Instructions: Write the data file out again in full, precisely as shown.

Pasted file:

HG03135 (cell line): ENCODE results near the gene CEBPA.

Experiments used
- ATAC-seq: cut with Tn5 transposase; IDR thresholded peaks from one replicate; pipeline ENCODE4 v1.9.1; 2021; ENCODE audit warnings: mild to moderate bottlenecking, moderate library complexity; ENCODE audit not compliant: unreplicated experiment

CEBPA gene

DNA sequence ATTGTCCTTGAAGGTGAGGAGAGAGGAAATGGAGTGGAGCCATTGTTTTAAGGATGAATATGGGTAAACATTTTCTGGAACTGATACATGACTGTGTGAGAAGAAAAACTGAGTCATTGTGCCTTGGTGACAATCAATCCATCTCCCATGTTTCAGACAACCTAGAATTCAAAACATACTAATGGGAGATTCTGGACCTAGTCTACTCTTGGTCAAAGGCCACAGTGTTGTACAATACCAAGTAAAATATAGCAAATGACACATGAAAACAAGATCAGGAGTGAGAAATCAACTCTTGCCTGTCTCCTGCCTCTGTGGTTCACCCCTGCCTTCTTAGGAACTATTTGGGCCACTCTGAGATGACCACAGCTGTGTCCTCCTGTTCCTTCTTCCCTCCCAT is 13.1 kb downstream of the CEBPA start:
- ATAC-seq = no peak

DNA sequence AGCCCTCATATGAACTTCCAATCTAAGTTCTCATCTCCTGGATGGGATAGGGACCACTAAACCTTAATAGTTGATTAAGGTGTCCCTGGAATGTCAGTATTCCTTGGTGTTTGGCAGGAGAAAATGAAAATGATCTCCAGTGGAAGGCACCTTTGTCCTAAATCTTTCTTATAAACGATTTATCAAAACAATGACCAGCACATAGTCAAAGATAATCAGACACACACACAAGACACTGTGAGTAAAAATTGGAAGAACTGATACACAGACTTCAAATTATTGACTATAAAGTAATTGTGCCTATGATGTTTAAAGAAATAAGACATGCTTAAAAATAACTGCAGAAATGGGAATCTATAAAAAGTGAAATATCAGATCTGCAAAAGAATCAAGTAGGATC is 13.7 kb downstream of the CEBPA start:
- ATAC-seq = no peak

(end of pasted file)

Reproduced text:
HG03135 (cell line): ENCODE results near the gene CEBPA.

Experiments used
- ATAC-seq: cut with Tn5 transposase; IDR thresholded peaks from one replicate; pipeline ENCODE4 v1.9.1; 2021; ENCODE audit warnings: mild to moderate bottlenecking, moderate library complexity; ENCODE audit not compliant: unreplicated experiment

CEBPA gene

DNA sequence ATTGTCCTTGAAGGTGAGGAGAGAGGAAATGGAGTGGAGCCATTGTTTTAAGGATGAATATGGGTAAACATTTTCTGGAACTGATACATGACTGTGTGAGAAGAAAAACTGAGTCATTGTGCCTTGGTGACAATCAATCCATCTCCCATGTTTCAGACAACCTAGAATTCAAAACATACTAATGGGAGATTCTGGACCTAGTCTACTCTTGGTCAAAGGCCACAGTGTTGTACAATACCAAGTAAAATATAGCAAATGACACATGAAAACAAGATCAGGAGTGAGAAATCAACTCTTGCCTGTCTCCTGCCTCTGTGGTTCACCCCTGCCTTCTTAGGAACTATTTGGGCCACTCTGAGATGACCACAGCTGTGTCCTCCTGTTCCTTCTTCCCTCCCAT is 13.1 kb downstream of the CEBPA start:
- ATAC-seq = no peak

DNA sequence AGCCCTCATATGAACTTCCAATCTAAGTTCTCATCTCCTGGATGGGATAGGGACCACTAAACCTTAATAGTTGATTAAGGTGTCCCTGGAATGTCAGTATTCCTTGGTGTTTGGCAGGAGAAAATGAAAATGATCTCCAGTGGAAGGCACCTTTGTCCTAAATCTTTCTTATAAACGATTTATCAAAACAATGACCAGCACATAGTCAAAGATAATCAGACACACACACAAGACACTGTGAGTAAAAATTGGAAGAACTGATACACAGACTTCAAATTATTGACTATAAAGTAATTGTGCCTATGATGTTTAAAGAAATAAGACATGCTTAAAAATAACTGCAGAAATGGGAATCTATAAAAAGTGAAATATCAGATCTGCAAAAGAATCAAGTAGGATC is 13.7 kb downstream of the CEBPA start:
- ATAC-seq = no peak